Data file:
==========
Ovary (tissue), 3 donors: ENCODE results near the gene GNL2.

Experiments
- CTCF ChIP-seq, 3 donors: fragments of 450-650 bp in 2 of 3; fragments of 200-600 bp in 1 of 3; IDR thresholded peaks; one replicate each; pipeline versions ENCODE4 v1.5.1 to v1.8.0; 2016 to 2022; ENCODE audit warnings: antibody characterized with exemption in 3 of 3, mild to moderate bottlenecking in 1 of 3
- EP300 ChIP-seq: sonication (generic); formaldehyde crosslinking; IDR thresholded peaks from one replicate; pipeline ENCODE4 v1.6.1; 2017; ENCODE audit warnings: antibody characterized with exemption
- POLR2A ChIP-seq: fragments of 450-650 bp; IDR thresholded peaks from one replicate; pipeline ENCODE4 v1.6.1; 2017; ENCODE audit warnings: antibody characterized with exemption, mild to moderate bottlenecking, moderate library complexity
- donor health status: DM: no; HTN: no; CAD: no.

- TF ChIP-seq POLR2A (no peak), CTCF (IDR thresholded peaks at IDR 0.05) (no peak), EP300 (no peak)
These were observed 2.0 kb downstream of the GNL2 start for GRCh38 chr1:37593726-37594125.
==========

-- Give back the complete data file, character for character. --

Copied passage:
Ovary (tissue), 3 donors: ENCODE results near the gene GNL2.

Experiments
- CTCF ChIP-seq, 3 donors: fragments of 450-650 bp in 2 of 3; fragments of 200-600 bp in 1 of 3; IDR thresholded peaks; one replicate each; pipeline versions ENCODE4 v1.5.1 to v1.8.0; 2016 to 2022; ENCODE audit warnings: antibody characterized with exemption in 3 of 3, mild to moderate bottlenecking in 1 of 3
- EP300 ChIP-seq: sonication (generic); formaldehyde crosslinking; IDR thresholded peaks from one replicate; pipeline ENCODE4 v1.6.1; 2017; ENCODE audit warnings: antibody characterized with exemption
- POLR2A ChIP-seq: fragments of 450-650 bp; IDR thresholded peaks from one replicate; pipeline ENCODE4 v1.6.1; 2017; ENCODE audit warnings: antibody characterized with exemption, mild to moderate bottlenecking, moderate library complexity
- donor health status: DM: no; HTN: no; CAD: no.

- TF ChIP-seq POLR2A (no peak), CTCF (IDR thresholded peaks at IDR 0.05) (no peak), EP300 (no peak)
These were observed 2.0 kb downstream of the GNL2 start for GRCh38 chr1:37593726-37594125.